A Catholic Monthly Magazine

Joy – Dark Secret Joys

Fr Tom Ryan SM

Part 2 of 3

In contrast to last month’s reflections, some joys can be destructive. There is the perverted form of joy in inflicting suffering on others. Again, there is nothing admirable in taking pleasure in the public humiliation of someone who is innocent or disabled or impaired. 

Yet, to be honest, there’s the latest gossip about the next-door neighbours (‘Have you heard…’) or the misfortunes of people we don’t like (‘couldn’t happen to a nicer guy…’). And there’s that frisson of secret joy at another’s failure, perhaps a person we admire, even a good friend. These ‘joys’ catch us unawares yet, instinctively, can prompt shame. Clearly, we wouldn’t want them showing up on Facebook! Alternatively, they can bring a flash of insight, as in Clive James’ poem. In rejoicing when “the book of my enemy has been remaindered,” he realises that could well happen to him.

Destructive secret joys may not be momentary. They can spring from an habitual disposition (a vice) and reflect a flawed moral character. St Thomas Aquinas argues that envy or inner pleasure at someone’s else distress, or worse, persistent resentment at someone else’s gifts or good fortune always has something wrong about it. It erodes who one is and one’s relationships.

Alternatively, our basic humanity requires an awareness and recognition of the good and the gifts in others. It also entails being affected by, and responsive to their suffering, through compassion, accompanied by the desire to alleviate their distress or suffering. These are the virtues of self-care and compassion.

To illustrate envy’s secret joy, think of the annual termite inspection of your home. “Sorry, but this year we found evidence of termite damage in the skirting boards and underneath the house in the structural beams.” Everything looks fine. The skirting boards show no damage, until the surface is tapped and there is nothing there. The house is standing, but, without repairs, not for long. Behind the appearances lies a different reality.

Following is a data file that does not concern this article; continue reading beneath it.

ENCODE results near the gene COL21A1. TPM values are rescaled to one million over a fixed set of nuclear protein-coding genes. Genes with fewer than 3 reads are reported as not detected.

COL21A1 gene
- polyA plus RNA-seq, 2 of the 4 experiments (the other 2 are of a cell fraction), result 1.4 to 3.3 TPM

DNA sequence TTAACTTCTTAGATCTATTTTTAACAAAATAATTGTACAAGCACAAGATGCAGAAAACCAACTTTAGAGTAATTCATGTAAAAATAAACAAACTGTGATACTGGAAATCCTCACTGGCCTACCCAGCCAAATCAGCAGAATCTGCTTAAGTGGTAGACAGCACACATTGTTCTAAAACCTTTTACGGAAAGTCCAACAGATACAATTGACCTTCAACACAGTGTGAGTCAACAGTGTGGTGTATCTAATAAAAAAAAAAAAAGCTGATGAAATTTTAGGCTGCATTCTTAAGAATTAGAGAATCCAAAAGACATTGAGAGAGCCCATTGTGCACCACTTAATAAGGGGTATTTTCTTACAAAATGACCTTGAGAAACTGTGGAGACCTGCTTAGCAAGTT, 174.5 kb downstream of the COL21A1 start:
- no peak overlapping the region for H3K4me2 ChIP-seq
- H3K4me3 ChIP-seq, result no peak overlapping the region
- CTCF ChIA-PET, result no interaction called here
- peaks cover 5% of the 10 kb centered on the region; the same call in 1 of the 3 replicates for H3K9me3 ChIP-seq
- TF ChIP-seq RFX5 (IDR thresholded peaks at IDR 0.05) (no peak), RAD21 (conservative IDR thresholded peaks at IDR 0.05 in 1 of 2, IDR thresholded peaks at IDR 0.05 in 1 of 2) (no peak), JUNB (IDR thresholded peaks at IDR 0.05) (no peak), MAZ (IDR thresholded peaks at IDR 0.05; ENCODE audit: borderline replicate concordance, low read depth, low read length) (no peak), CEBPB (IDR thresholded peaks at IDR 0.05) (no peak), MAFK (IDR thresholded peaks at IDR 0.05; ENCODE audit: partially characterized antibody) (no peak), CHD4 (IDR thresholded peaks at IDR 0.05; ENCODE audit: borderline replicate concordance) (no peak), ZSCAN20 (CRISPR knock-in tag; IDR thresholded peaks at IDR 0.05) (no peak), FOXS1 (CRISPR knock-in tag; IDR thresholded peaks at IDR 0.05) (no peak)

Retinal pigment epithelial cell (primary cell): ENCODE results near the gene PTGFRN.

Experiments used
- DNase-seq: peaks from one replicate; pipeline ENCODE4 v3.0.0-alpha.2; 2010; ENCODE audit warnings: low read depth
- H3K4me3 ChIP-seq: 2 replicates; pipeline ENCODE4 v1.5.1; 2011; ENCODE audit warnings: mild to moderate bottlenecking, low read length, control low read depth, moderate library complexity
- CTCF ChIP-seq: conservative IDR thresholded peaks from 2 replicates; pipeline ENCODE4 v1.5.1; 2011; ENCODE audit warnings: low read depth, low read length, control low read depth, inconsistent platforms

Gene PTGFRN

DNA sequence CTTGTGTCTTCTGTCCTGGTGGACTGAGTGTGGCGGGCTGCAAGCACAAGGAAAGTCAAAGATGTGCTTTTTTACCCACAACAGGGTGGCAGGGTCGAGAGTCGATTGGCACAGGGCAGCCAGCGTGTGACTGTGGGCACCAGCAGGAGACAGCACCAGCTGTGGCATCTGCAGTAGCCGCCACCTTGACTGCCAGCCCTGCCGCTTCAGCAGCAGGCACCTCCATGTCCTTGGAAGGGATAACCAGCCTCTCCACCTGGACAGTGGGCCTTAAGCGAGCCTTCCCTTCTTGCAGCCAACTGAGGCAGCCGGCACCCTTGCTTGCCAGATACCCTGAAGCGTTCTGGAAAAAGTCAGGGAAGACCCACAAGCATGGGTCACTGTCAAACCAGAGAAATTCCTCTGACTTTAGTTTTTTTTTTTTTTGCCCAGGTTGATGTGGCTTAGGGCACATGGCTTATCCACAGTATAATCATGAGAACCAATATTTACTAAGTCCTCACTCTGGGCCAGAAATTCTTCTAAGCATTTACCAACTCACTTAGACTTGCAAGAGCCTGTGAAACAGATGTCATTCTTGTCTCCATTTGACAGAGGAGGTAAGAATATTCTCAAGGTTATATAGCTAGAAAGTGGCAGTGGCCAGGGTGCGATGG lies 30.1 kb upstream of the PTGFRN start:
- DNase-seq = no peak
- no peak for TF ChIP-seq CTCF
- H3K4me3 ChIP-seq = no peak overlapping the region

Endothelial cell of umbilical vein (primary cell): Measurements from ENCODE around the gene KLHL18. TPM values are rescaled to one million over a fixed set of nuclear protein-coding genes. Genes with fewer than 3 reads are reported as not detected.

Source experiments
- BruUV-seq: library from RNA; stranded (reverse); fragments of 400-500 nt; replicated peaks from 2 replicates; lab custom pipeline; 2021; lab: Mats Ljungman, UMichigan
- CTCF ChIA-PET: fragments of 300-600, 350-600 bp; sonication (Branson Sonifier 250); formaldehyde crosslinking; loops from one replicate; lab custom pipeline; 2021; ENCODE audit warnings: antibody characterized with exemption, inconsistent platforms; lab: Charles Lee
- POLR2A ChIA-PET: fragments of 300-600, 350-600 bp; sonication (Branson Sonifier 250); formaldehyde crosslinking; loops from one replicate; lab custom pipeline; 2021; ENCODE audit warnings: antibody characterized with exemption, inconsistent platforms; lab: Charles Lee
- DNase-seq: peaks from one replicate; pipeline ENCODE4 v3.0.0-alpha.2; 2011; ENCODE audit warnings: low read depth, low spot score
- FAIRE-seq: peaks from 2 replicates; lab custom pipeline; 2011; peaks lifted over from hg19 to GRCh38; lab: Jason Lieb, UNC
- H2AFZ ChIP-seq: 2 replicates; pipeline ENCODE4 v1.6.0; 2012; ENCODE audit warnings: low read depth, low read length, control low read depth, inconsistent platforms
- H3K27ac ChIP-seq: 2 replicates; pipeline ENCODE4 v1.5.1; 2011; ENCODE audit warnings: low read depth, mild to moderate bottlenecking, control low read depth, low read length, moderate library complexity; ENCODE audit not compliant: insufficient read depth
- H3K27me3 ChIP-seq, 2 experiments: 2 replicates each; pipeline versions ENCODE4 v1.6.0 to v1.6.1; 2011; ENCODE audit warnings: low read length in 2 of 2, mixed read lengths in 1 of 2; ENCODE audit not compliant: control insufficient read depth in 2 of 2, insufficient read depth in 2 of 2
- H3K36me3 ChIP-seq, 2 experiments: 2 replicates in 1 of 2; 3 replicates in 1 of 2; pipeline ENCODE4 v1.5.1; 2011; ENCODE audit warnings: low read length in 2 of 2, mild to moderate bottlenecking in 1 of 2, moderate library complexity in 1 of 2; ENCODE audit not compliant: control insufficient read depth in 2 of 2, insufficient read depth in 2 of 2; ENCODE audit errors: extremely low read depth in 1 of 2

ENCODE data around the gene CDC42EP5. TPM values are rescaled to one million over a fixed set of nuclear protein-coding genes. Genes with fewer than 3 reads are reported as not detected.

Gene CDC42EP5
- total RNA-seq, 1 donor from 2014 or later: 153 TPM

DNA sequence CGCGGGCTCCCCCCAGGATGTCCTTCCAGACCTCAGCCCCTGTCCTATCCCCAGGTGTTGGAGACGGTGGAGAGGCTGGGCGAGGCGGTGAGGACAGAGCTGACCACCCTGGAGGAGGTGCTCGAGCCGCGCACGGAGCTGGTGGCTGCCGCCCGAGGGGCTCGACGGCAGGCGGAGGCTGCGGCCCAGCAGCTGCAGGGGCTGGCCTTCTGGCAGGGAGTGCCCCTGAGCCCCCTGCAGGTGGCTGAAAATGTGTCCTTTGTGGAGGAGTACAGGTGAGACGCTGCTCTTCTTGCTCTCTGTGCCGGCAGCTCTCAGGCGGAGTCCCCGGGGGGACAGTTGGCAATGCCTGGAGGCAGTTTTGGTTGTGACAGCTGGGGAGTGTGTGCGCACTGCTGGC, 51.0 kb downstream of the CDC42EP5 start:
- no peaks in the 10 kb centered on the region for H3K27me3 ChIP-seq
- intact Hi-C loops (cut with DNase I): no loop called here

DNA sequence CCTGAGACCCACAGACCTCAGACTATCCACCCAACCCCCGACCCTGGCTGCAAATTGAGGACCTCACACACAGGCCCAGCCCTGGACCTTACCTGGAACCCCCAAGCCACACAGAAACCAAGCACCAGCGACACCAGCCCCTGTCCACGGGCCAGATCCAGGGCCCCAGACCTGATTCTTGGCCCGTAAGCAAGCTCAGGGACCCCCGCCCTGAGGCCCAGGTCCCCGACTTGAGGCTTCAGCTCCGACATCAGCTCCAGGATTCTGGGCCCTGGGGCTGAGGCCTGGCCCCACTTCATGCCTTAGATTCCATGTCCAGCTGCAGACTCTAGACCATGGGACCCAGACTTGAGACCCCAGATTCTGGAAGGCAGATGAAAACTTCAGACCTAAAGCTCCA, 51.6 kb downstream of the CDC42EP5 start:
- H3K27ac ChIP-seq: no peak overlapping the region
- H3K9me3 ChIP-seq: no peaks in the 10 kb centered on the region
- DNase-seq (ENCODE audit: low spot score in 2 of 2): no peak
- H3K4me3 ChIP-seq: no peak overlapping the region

Termite damage

Similarly, the secret joy felt in deep-seated envy can ‘white ant’ our life and those of others. It eats away silently in a person’s heart. For Shakespeare, it is the “green-eyed monster” that destroys Othello and brings such delight to Iago. It is at work when Judas makes the offer to the chief priest to betray Jesus. Their first reaction is they were “delighted to hear this” and offer him money (Mark 14:11).

As Robert Roberts points out “the terrible evil of facilitating the crucifixion of an innocent man was for them an intense spiritual pleasure.”  While they may not have appreciated precisely who they were killing (the Son of God), what they were doing was “bad enough to make their joy deeply vicious, an evil joy that shows the corruption of their hearts” (Robert C Roberts, Spiritual Emotion: a psychology of Christian virtues. UK: Eerdmans, 2007, p. 118).


To Ponder

Is there anything familiar in what I have read here? Can any one of us throw the first stone? 


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